MARCONI v. Ischia Restaurant Corp. d/b/a Frankie B'Z, Third-Party Defendant-Appellant.

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Supreme Court, Appellate Division, Second Department, New York.

William MARCONI, et al., Plaintiffs, v. Lenore D. REILLY, Defendant Third-Party Plaintiff-Respondent; Ischia Restaurant Corp. d/b/a Frankie B'Z, Third-Party Defendant-Appellant.

Decided: October 26, 1998

ROSENBLATT, J.P., COPERTINO, SULLIVAN and ALTMAN, JJ. Fiedelman & McGaw, Jericho, N.Y. (William D. Buckley of counsel), for third-party defendant-appellant. Michael V. Flanagan (Carol R. Finocchio, New York, N.Y. [Lisa M. Comeau and Lawrence B. Goodman] of counsel), for defendant third-party plaintiff-respondent.

In an action to recover damages for personal injuries, etc., the third-party defendant appeals, as limited by its brief, from so much of an order of the Supreme Court, Suffolk County (Stark, J.), dated September 17, 1997, as denied its motion for summary judgment dismissing the third-party complaint.

ORDERED that the order is affirmed insofar as appealed from, with costs.

Minutes after the defendant third-party plaintiff Lenore Reilly left the restaurant Frankie B'Z, where she had consumed at least two martinis, the car she was driving struck the plaintiffs' vehicle while it was stopped at a traffic light.   At the scene of the accident, the plaintiffs and a police officer observed that Reilly had an unsteady gait, slurred speech, glazed and bloodshot eyes, and smelled of alcohol.   Reilly was arrested at the scene.   A breathalyzer test administered approximately two hours after the accident indicated a blood alcohol content of .145%. Reilly subsequently pleaded guilty to driving while intoxicated.   The plaintiffs commenced this action against Reilly, who, in turn, commenced a third-party action for contribution against Ischia Restaurant Corp. d/b/a Frankie B'Z based on an alleged violation of the Dram Shop Act (General Obligations Law § 11-101).   Frankie B'Z moved for summary judgment dismissing the third-party complaint, arguing that Reilly could not establish that she was visibly intoxicated at the time she was served the alcohol.   The Supreme Court denied the motion and we affirm.

 To sustain a claim under the Dram Shop Act, a plaintiff must establish that the defendant unlawfully sold liquor to a visibly intoxicated person (see, General Obligations Law § 11-101[1];  Alcoholic Beverage Control Law § 65[2];  Nehme v. Joseph, 160 A.D.2d 915, 554 N.Y.S.2d 642).  In support of its motion for summary judgment, Frankie B'Z submitted a portion of Reilly's deposition testimony in which she claimed that she had no trouble getting off her barstool and leaving the restaurant after having consumed at least two vodka martinis.   In opposition, Reilly submitted the deposition testimony of the police officer and the plaintiffs who had observed her appearance and demeanor at the accident scene, as well as an expert affidavit from a forensic toxicologist, to demonstrate that she was visibly intoxicated within minutes of leaving Frankie B'Z. In the expert's opinion, “to a reasonable degree of toxicological certainty, Ms. Reilly would have been exhibiting obvious signs of intoxication when she was served her last drink”.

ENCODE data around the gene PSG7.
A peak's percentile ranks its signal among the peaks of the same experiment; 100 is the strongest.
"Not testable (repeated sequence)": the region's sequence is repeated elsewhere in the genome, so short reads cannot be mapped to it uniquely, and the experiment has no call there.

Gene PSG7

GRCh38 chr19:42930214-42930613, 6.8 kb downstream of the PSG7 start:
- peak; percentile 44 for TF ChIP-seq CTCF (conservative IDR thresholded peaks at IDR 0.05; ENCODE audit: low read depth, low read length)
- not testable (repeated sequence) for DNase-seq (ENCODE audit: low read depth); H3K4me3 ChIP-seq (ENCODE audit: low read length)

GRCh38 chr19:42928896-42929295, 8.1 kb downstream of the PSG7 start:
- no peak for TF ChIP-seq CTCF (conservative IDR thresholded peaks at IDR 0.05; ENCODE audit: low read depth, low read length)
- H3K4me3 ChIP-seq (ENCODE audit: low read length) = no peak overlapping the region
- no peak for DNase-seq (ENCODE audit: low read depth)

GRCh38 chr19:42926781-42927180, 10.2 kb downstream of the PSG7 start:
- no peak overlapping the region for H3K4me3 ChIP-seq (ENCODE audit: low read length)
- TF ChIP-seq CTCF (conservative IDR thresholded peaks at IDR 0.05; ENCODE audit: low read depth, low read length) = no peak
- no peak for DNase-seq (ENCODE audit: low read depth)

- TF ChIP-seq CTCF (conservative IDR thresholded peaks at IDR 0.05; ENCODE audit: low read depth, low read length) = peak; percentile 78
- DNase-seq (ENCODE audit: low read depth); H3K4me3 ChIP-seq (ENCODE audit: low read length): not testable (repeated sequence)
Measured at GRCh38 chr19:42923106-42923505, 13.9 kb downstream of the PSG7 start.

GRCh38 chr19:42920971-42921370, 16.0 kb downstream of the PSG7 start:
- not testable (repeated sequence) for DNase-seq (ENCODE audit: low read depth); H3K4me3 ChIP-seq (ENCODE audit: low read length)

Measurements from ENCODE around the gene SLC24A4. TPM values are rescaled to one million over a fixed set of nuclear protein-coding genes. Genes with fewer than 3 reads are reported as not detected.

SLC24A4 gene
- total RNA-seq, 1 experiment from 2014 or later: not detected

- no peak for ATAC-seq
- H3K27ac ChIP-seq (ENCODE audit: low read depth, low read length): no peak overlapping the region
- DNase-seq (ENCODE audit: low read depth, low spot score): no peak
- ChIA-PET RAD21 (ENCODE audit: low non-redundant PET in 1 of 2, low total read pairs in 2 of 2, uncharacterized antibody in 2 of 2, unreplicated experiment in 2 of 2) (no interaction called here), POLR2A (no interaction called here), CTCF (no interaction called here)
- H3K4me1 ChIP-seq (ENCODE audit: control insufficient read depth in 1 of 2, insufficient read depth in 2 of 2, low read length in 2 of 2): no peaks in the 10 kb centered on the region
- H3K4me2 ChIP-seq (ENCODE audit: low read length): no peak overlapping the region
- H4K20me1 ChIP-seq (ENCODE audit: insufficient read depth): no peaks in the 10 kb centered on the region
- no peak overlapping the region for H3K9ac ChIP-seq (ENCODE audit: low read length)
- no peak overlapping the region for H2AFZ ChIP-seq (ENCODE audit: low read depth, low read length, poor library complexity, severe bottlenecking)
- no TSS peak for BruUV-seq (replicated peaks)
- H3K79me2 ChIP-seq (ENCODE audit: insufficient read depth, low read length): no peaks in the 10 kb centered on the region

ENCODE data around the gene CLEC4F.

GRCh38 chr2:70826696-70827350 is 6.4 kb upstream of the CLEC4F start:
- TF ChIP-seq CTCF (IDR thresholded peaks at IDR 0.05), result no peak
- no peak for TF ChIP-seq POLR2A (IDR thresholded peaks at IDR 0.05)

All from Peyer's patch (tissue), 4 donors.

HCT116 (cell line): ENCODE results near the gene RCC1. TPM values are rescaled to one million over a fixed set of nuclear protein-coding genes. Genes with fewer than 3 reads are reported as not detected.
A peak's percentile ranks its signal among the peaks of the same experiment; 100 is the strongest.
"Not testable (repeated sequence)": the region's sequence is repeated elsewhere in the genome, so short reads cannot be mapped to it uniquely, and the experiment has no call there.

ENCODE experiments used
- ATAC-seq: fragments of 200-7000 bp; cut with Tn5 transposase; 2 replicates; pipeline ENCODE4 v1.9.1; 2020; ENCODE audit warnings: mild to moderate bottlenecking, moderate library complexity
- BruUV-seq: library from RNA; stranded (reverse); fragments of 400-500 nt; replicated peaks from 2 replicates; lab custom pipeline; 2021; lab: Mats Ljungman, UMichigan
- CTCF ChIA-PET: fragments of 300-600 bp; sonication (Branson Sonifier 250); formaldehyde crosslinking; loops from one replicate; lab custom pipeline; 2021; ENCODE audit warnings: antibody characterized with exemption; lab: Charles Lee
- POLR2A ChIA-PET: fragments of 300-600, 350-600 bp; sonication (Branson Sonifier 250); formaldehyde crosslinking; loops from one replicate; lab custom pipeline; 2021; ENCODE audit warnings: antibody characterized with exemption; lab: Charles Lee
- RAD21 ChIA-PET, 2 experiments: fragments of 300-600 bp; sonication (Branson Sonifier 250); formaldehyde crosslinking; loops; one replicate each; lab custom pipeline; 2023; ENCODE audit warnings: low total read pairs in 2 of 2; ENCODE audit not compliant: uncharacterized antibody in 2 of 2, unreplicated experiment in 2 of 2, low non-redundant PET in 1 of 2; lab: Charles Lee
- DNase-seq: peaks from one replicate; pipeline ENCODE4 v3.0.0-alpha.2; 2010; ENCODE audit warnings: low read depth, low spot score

The toxicologist's expertise regarding the effects of alcohol is sufficient to support the inference that his opinion is based on knowledge acquired through personal professional experience, lending credence to his opinion (see, Romano v. Stanley, 90 N.Y.2d 444, 452, 661 N.Y.S.2d 589, 684 N.E.2d 19).  Further, the expert affidavit includes the scientific data upon which his conclusions are based (see, Romano v. Stanley, supra, at 451-452, 661 N.Y.S.2d 589, 684 N.E.2d 19).   The expert's affidavit, together with the eyewitness testimony, was sufficient to raise a triable issue of fact as to whether Reilly was visibly intoxicated when she was served the alcohol (see, Fiegl v. 1695 Ridge Rd. Webster Inn Rest., 162 A.D.2d 1024, 557 N.Y.S.2d 809;  Wasserman v. Godoy, 136 A.D.2d 631, 523 N.Y.S.2d 597).   Consequently, the Supreme Court properly denied Frankie B'Z's motion.


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